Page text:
Under Museveni, Uganda practiced an aggressive foreign policy. The country was intermittently engaged in hostilities with Kenya during the late 1980s due to Kenyan support of antigovernment Ugandan rebels. Uganda’s support of southern Sudanese rebels elicited sporadic attacks by the Sudanese military.
In 1990 the Ugandan government allowed considerable numbers of Rwandans in the Ugandan army to create an invasion force to attack and eventually defeat the Rwandan government. In 1996 Uganda allegedly helped the Congolese and Rwandan forces who crossed into the Democratic Republic of the Congo (DRC) and overthrew President Mobutu Sese Seko. In 1998 Ugandan military units helped the Congolese rebels battling the forces of Laurent-Désiré Kabila, who was then DRC president.
In domestic politics during the 1990s, the government took a number of bold steps. It supported a lengthy constitutional review that involved much public dialogue. The new constitution, adopted in 1995, permitted the return of traditional monarchs as cultural but not political figures. Several areas, including Buganda, promptly coronated kings. In 1996 Uganda held national elections for parliament and the presidency. All Ugandans, regardless of their party affiliation under previous governments, could contest the elections, but the government prohibited party activity and all candidates ran on a nonparty basis. International observers declared these elections free and fair. Ugandan voters chose to retain the country’s nonparty system of government in a 2000 referendum, but voted to switch to a multiparty system in 2005. Museveni was reelected in 2001 and 2006.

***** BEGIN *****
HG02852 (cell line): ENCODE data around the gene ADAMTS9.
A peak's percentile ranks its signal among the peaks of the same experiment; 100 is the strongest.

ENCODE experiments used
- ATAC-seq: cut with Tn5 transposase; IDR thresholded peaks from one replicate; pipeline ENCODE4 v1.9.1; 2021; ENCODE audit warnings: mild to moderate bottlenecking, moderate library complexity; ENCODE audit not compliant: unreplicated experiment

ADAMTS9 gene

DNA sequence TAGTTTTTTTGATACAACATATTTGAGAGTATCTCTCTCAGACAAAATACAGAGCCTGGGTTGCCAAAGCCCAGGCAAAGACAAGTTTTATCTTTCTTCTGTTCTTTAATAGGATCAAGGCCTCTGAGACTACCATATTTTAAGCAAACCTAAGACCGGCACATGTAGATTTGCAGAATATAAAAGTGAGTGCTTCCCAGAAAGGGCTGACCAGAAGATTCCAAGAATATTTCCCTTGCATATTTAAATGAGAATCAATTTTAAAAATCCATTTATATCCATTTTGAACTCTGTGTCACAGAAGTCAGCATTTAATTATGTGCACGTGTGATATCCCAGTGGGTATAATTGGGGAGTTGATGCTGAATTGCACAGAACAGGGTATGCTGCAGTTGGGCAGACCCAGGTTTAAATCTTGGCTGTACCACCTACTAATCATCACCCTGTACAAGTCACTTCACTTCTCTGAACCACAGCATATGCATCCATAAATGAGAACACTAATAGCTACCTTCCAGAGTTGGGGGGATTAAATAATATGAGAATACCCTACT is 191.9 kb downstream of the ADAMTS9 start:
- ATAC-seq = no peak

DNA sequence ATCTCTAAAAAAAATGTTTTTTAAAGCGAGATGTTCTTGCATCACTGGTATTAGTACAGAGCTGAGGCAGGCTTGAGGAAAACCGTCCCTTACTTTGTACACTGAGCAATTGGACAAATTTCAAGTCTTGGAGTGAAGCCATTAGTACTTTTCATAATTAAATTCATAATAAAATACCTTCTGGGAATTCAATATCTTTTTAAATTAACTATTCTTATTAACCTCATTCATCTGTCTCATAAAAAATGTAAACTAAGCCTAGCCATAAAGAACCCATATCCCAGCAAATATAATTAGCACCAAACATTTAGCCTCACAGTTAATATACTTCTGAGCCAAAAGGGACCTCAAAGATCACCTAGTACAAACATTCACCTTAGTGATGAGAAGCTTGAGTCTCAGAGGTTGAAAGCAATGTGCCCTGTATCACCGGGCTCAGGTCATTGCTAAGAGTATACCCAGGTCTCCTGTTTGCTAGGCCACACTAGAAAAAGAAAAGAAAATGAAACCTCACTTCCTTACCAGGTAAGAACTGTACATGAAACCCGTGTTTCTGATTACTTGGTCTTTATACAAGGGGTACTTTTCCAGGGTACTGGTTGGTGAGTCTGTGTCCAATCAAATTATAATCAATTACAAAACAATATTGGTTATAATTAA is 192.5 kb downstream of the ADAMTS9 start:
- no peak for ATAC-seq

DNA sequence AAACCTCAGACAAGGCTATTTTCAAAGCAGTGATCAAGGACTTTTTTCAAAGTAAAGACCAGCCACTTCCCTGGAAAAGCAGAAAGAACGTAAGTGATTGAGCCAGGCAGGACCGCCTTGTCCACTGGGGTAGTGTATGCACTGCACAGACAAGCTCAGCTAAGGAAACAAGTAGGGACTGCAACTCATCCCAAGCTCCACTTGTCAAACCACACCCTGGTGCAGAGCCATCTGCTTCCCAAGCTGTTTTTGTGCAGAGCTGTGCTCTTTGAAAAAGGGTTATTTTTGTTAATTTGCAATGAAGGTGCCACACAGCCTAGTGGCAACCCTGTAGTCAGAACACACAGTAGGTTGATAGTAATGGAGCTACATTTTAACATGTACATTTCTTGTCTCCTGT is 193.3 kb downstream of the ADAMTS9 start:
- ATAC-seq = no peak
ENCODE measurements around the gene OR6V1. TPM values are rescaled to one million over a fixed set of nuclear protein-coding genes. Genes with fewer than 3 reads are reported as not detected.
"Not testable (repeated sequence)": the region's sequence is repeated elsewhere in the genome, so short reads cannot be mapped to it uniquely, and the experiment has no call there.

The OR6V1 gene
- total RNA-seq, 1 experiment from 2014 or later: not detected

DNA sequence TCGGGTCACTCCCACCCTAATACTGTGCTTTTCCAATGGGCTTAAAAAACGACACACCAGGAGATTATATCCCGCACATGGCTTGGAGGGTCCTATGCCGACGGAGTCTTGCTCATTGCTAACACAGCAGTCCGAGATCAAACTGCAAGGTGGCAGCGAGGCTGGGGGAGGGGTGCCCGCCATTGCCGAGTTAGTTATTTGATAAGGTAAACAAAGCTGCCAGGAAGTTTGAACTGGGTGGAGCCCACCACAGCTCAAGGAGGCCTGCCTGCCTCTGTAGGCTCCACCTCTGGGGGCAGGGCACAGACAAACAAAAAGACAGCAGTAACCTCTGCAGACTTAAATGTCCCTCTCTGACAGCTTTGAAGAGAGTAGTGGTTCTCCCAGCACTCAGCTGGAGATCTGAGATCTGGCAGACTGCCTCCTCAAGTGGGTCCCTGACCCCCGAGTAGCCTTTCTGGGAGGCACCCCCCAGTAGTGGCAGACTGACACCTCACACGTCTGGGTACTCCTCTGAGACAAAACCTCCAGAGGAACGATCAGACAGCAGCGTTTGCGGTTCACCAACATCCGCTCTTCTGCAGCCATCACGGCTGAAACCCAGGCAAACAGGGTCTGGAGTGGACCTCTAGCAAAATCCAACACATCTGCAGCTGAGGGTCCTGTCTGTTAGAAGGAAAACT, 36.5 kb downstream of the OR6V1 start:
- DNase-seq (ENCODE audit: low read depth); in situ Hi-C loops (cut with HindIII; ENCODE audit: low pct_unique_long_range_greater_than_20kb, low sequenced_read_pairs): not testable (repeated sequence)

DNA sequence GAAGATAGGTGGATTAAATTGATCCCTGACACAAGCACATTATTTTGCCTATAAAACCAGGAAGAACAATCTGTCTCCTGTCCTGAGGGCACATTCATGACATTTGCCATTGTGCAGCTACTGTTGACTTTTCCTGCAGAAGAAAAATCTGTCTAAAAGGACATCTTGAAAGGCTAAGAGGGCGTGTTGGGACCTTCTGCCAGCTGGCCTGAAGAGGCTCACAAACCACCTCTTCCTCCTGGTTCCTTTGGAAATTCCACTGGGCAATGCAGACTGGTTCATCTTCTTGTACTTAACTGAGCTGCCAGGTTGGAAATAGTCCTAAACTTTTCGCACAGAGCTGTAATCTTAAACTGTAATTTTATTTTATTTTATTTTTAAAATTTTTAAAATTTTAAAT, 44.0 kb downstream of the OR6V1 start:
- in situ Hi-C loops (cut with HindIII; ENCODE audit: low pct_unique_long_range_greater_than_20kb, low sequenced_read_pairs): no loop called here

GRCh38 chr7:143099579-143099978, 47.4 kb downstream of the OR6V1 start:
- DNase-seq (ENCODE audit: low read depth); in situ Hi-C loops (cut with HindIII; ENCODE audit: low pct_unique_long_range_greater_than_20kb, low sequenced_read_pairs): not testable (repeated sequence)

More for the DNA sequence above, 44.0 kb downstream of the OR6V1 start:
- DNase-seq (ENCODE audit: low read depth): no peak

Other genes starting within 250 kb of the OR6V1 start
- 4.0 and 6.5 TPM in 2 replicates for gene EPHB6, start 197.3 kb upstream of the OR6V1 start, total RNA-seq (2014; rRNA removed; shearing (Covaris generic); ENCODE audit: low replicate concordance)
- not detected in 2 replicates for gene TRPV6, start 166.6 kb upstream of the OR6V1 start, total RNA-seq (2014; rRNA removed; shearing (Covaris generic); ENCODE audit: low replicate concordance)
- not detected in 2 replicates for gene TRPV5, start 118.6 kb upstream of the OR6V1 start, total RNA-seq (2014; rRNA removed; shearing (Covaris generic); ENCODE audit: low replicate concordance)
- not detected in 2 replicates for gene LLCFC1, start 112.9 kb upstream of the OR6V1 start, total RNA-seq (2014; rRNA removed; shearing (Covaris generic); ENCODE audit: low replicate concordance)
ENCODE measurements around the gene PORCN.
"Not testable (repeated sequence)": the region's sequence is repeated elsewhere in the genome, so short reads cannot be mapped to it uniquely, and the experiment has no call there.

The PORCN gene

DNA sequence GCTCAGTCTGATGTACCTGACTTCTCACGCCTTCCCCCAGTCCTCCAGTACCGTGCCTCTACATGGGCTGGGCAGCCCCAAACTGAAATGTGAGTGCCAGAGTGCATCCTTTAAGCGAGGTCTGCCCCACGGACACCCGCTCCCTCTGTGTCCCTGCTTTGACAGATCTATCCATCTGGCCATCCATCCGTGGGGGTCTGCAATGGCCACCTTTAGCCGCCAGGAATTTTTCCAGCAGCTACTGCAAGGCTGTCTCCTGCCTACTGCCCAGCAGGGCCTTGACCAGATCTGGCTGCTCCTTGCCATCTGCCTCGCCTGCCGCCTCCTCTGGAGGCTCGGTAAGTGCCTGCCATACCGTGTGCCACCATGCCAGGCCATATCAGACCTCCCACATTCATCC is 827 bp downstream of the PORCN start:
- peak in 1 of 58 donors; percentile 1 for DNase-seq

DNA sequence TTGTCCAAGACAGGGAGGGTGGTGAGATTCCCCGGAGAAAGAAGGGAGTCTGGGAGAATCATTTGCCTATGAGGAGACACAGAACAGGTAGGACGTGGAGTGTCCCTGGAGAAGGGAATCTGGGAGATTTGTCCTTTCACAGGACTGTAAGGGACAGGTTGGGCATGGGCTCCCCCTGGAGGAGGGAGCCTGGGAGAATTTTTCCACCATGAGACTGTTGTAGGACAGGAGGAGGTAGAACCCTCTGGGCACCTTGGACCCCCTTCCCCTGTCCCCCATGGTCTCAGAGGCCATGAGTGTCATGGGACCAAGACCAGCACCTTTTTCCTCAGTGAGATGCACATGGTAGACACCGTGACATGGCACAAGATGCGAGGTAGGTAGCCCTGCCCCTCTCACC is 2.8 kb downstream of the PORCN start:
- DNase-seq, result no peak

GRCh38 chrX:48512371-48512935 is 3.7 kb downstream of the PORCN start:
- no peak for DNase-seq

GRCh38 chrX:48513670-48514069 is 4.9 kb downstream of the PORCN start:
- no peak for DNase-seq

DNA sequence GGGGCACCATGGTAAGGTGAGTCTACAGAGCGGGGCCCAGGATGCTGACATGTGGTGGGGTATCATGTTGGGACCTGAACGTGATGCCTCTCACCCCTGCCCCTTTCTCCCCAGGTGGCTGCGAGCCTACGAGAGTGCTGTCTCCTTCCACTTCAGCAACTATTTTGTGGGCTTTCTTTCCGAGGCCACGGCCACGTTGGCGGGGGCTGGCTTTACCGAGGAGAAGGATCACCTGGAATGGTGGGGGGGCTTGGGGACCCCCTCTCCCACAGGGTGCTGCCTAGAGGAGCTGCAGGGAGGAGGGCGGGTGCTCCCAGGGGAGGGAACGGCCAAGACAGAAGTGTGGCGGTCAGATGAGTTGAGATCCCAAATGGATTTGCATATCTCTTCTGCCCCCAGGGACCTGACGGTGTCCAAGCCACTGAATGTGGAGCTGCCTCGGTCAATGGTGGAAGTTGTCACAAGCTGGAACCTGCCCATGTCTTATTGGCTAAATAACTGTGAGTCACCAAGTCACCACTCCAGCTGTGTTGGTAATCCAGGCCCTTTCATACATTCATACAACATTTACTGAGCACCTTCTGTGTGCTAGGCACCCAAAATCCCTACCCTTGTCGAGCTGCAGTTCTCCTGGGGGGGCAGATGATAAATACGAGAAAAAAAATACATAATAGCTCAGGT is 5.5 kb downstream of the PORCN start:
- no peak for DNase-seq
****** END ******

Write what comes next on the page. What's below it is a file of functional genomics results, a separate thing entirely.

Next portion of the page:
Since the late 1980s the Lord’s Resistance Army (LRA), a fundamentalist Christian guerrilla group, has opposed Museveni’s administration in the Acholi areas of the north. The LRA, originally funded by the Sudanese government, has caused much damage and loss of life, leading to popular discontent with Museveni in the north.
Under Museveni, Uganda made remarkable strides toward reclaiming its international reputation since the bloody Amin and second Obote periods. Museveni and the NRM accomplished three remarkable goals: an army that respects the rights of civilians in peaceful areas, disciplined economic management, and democratic elections. Nevertheless, in the early 21st century, Uganda had eradicated neither the LRA nor corruption in government, and its aggressive foreign policy periodically raised the ire of its neighbors.